Around 100 homes and businesses are now better protected from flooding after work was completed on a £2.5m project in a South Tyneside community.
The Monkton Flood Alleviation Scheme has involved putting measures in place to tackle surface water flooding in areas including Monkton Burn, Lukes Lane Estate and the Leam Lane area, Mill Lane, Lilac Walk, College Road, Campbell Park Road, Thirlmere Court and Mountbatten Avenues.
Surface water is rainwater, which does not drain or soak away into the ground, but lies or flows over the ground instead.
Councillor Nancy Maxwell, Lead Member for Area Management and Community Safety, said: "We are delighted to see the work completed in this area. The range of improvements carried out will help to control the flow of surface water, diverting it away from local residents and businesses, which have been badly affected in the past.
"While we could never guarantee that an area will be completely flood free, these measures go a long way to providing an increased level of protection for properties as well as greater peace of mind for local people with the added benefit of an enhanced local environment.
"This is a great example of agencies coming together to provide a long term sustainable solution to the issue of surface water flooding in this community. Well done to all those involved."
The improvements have been delivered by a partnership between South Tyneside Council, Tyne Rivers Trust and the Environment Agency, which largely funded the scheme.
Tom Pitman, Project Manager at the Environment Agency, said: "The successful completion of the Monkton Flood Alleviation Scheme is a result of multiple parties coming together to collaborate on this project.
"The scheme has been sympathetically designed and constructed to partially mimic natural flood processes and with improved amenity areas residents, can now enjoy these benefits, whilst being better protected from surface water flooding."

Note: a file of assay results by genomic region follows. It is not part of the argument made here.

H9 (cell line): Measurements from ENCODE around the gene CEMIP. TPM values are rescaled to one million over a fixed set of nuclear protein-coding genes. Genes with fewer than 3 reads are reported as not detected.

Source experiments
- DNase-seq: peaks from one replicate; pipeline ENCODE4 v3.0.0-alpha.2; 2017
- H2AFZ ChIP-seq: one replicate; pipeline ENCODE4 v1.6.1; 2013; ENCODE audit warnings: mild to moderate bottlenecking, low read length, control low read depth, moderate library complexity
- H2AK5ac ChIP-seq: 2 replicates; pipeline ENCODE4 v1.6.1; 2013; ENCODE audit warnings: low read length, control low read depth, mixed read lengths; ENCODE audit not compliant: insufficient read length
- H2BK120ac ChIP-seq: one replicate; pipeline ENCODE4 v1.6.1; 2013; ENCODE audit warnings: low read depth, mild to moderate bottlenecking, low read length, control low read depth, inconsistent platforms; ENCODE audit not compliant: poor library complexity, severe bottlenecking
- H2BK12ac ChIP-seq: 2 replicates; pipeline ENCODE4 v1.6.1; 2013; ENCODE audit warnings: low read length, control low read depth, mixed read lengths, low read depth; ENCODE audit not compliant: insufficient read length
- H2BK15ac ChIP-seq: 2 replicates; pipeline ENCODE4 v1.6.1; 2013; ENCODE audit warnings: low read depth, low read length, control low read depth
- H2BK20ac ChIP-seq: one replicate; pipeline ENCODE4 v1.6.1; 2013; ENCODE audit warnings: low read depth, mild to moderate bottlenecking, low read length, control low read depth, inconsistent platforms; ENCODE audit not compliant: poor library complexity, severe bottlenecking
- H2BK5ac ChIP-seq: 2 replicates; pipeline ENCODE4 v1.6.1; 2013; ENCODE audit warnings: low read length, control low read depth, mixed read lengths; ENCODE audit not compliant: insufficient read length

Part of the scheme has involved opening up a section of the Bede Burn, which had previously flowed completely underground. The process - known as 'daylighting' - also involved local community groups and schoolchildren enjoying planting activities. It has seen the site transformed into a new green space for the benefit of the whole community while also providing a valuable new habitat for wildlife.
The work also included improving the drainage and landscaping near Toner Avenue School and, as part of uncovering the Bede Burn, an attenuation basin to store run-off water during storms was created.
Liz Walters, Project Manager at Tyne Rivers Trust, said: "This has been an exciting and enjoyable project to be involved in. There is a fantastic community of people in this area who want to look after their local green spaces. Having the burn above ground gives this park a lovely focal point and is hugely beneficial for wildlife."
The scheme, which has taken around 12 months to complete, was designed by Royal Haskoning DHV with the engineering works delivered by contractor Balfour Beatty.